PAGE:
Figure 4 describes the basic circuit needed to achieve three-phase power correction.
Figure 4: Basic three-phase PFC circuit Including input-current-limit Control
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The ancillary circuits provide for housekeeping power, synchronization, startup control and monitoring, plus other functions.
The first of these circuits is an internal auxiliary power supply. Since all of the PFC converters must be powered from isolated supplies, and the secondary controllers and various ancillary circuits require isolated power before the secondary converters are powered, a separate housekeeping converter is a necessary feature. As each of the PFC sections is identical, this housekeeping converter has its own three-phase rectification with isolated outputs to each of the PFC converters on the primary side, and an output to the secondary-side downstream converters and current-share circuitry.
Another required circuit is some form of switch/current limit that allows the initial charging of the PFC output capacitor without a large current pulse or resonant overshoot of the PFC output voltage. This is shown in Figure 4 as a relay and resistor. The resistor allows the output capacitor of the PFC to charge before the relay is activated and the PFC starts operation. This requires isolated voltage monitoring of each PFC's output-capacitor voltage, and a relay driver. The auxiliary supply then provides the power to energize the relay and power the PFC section to bring the section up to full power.
Once all three PFCs are enabled and up to voltage (which requires a second voltage monitor), then all the secondary converters can be simultaneously powered and brought up under softstart, so that they come up at the same rate. Since they all have the same ground point on their outputs, the circuitry to achieve this simultaneous start is relatively easy to design. A monitor circuit on each of the PFCs to make certain that all PFC outputs are up to value could be as simple as a comparator on the primary which monitors the PFCs' output voltages and activates optocouplers. If the phototransistors of the optocouplers are connected in series, then when all three are activated, it will pull-down a voltage and release the three converters.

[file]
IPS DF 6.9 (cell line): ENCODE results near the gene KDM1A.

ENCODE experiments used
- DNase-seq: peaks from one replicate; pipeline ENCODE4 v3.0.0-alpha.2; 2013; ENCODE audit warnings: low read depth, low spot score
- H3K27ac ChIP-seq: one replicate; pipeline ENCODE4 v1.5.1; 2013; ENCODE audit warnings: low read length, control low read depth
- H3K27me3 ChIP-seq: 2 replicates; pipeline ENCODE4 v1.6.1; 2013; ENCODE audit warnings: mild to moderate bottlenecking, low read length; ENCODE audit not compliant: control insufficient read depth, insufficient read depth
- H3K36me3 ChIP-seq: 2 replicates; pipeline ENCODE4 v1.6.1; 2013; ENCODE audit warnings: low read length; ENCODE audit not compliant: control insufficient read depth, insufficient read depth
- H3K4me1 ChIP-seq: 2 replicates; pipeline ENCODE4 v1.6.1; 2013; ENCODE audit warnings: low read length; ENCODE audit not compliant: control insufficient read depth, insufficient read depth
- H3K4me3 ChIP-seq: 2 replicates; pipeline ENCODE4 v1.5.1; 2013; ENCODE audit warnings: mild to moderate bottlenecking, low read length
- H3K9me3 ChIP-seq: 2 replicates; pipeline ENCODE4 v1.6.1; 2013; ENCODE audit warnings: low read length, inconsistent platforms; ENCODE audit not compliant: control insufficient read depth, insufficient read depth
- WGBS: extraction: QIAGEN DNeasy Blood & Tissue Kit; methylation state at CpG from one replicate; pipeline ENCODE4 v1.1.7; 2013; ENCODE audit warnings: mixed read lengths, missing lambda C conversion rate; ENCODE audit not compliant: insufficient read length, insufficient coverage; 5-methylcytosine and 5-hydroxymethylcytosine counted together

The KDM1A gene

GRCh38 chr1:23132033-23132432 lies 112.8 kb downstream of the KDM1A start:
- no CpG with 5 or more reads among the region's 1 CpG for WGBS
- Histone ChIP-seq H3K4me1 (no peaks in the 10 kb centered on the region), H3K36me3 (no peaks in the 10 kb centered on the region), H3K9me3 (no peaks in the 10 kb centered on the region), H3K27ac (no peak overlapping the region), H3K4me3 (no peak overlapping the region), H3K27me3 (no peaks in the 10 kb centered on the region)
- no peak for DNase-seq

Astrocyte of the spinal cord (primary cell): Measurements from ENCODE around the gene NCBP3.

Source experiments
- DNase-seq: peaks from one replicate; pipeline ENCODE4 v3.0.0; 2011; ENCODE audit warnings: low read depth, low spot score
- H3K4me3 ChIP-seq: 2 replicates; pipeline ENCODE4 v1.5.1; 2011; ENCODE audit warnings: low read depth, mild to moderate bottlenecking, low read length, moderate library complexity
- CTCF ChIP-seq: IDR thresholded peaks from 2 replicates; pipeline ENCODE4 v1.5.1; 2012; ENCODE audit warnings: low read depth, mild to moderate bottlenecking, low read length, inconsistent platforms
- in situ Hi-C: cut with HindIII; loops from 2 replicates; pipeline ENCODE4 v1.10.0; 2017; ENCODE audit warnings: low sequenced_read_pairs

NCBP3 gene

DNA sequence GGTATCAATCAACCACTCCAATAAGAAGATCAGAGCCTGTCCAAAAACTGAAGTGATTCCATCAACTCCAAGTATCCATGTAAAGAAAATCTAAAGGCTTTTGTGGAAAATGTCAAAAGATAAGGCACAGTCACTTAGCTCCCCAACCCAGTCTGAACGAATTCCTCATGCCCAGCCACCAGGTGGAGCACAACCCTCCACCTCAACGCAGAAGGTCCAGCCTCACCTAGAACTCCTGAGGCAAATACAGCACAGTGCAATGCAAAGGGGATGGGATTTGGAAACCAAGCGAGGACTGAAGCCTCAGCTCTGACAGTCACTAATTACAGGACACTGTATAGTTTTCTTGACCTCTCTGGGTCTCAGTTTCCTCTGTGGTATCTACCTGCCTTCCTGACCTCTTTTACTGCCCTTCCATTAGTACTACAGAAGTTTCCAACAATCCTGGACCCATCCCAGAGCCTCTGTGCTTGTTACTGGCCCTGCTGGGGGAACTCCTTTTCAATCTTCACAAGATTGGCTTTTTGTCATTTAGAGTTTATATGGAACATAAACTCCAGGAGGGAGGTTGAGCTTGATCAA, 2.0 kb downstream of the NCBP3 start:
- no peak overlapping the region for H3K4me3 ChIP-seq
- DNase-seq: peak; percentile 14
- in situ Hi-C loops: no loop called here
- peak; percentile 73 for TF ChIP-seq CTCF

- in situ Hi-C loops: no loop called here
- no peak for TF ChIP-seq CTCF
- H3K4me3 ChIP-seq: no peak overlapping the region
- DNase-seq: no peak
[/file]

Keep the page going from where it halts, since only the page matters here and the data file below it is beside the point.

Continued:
As each of these downstream converters reaches the output voltage level set for that converter, it is important that they phase back their current and not go into an overvoltage shutdown as the output voltage continues to climb (to a certain degree) when the other converters continue to increase the output voltage. Also, as each reaches its maximum current, it has to go into a maximum current limit and also not shut down. This is needed to allow the current-share circuitry time to operate and force load sharing.
Of course, extreme overvoltage should shut down all units. Similarly, if the current is too excessive, the unit should limit the current and shut down after a short delay to prevent damage in the event of an output short.
Another circuit is required to synchronize all converters to the same frequency. Usuall, in a PFC/downstream converter configuration, the PFC is synchronized to the downstream converter. However, since there are three downstream converters, this would require that one be the master and the others be slaves. Since it is also desirable to have each of the PFC/downstream converter combinations be the same, it is recommended that all be synchronized to the internal housekeeping converter, or some multiple of that converter.
1. A typical design of a PFC section is described in a Texas Instruments document, "UCC3817 BiCMOS Power Factor Preregulator Evaluation Board (Rev. C) (sluu077c.pdf)" for the UCC3817, click here or go to www.ti.com/sc/device/ucc3817
2. The data sheet on TI's UC3875 has an application section that explains the Phase-Shift Resonant Controller design (UC3875.pdf); click here or go to www.ti.com/sc/device/ucc3875
3. The UCC3895 Advanced Phase Controller Evaluation Board (sluu069a.pdf) shows a design with the second-generation phase-shifted full bridge, click here or go to www.ti.com/sc/device/ucc3895
4. The application section of the UCC39002 by Texas Instruments will provide a description on how to perform this function the current-sharing function, click here or go to www.ti.com/sc/device/ucc39002
About the Author
John Bottrill is a Senior Applications Engineer at Texas Instruments, Inc., Manchester, NH. John supports customers and evaluates new ICs before release. He has produced numerous technical papers and has two patents to his credit. He received his B. Sc. in Electrical Engineering from Queen's University at Kingston, Ontario, Canada.